|Test: ProMow Gang Mower provided by: Popular Mechanics|
As reprinted in the June 2003 Popular Mechanics
If you have a lot of mowing to do—and by this we mean at least
several acres- you know there's no cheap way to do it. It either
costs a lot to hire it done or costs a lot to do it yourself— in
time and equipment. ProMow gang mowers promise a solution. They have
large capacity at a price that's much less than same-size powered
The Model 501 consists of five 2-ft.-wide reel mowers staggered three in the
back and two in front to yield an 8-ft. cutting width. The mowers are mounted
on a heavy-gauge square-stock steel frame that is articulated to allow the
mowers to follow the contours of the ground. The two outboard mowing heads
can be lifted and locked into place for compact storage. Although this equipment
is well-made, it weighs just 325 pounds. We tested it with an 11-hp riding
mower, a 17-hp lawn tractor and a 25-hp garden tractor. All pulled the gang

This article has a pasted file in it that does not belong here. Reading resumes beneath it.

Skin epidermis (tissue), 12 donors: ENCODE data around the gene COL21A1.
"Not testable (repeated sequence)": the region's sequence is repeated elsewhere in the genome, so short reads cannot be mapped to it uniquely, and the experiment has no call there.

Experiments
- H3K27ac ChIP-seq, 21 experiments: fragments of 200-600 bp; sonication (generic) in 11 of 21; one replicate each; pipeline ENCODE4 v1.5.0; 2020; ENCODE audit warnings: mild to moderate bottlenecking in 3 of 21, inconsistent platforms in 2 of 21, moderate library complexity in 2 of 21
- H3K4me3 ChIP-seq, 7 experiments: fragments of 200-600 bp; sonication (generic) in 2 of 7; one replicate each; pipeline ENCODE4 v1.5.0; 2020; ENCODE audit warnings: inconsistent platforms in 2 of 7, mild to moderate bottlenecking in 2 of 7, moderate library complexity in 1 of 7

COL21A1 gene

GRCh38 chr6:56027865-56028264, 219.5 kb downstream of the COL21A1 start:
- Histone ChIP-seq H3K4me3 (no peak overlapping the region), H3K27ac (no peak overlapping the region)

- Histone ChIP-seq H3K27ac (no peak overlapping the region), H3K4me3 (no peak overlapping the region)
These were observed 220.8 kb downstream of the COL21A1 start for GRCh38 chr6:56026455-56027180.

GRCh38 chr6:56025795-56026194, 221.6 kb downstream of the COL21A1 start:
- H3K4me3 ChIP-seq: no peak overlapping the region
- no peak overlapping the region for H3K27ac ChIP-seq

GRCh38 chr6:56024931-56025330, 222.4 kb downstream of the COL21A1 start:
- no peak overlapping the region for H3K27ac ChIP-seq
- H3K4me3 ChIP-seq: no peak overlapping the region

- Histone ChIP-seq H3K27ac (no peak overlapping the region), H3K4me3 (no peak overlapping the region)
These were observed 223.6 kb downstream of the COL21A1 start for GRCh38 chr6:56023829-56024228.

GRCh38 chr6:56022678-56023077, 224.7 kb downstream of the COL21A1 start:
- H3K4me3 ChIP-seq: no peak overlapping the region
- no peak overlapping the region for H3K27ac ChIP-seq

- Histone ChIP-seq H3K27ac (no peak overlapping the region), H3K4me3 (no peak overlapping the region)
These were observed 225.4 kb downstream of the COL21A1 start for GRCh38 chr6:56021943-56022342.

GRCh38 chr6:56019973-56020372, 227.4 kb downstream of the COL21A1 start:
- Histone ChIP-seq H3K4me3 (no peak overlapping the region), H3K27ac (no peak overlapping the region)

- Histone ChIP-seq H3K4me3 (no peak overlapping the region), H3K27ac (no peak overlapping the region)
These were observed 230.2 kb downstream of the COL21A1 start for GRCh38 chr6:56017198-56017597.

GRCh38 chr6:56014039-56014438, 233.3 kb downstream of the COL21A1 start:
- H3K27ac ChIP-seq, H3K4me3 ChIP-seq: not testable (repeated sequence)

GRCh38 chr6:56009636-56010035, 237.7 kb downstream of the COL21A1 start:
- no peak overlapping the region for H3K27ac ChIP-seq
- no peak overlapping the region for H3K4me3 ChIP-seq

on flat ground without any trouble, but on steep inclines the riding mower
lost traction quickly and the lawn tractor lost traction occasionally. So if
you have hilly property you'll need a garden tractor to pull this mower reliably.
Cutting height can be adjusted between 3/4 and 2 7/8 in. To change the
height, each head has to be moved. It took about 20 minutes to do all five
the second time we tried. At each height the mower worked well when it was
cutting grass. But weeds, particularly dandelions, were a different matter.
The long stems tended to be bent over by the mower instead of being
cut. We had the best results when we cut the grass low and frequently.
If you have a lot of relatively flat property and it's covered primarily with
grass and you like the grass mowed low, then this mower is worth considering.
The company sells other models ranging in width from 44 in. to 11 ft. The 501
costs $2545 directly from ProMow, 8318 Clinton Park Dr., Fort Wayne, IN 46825;
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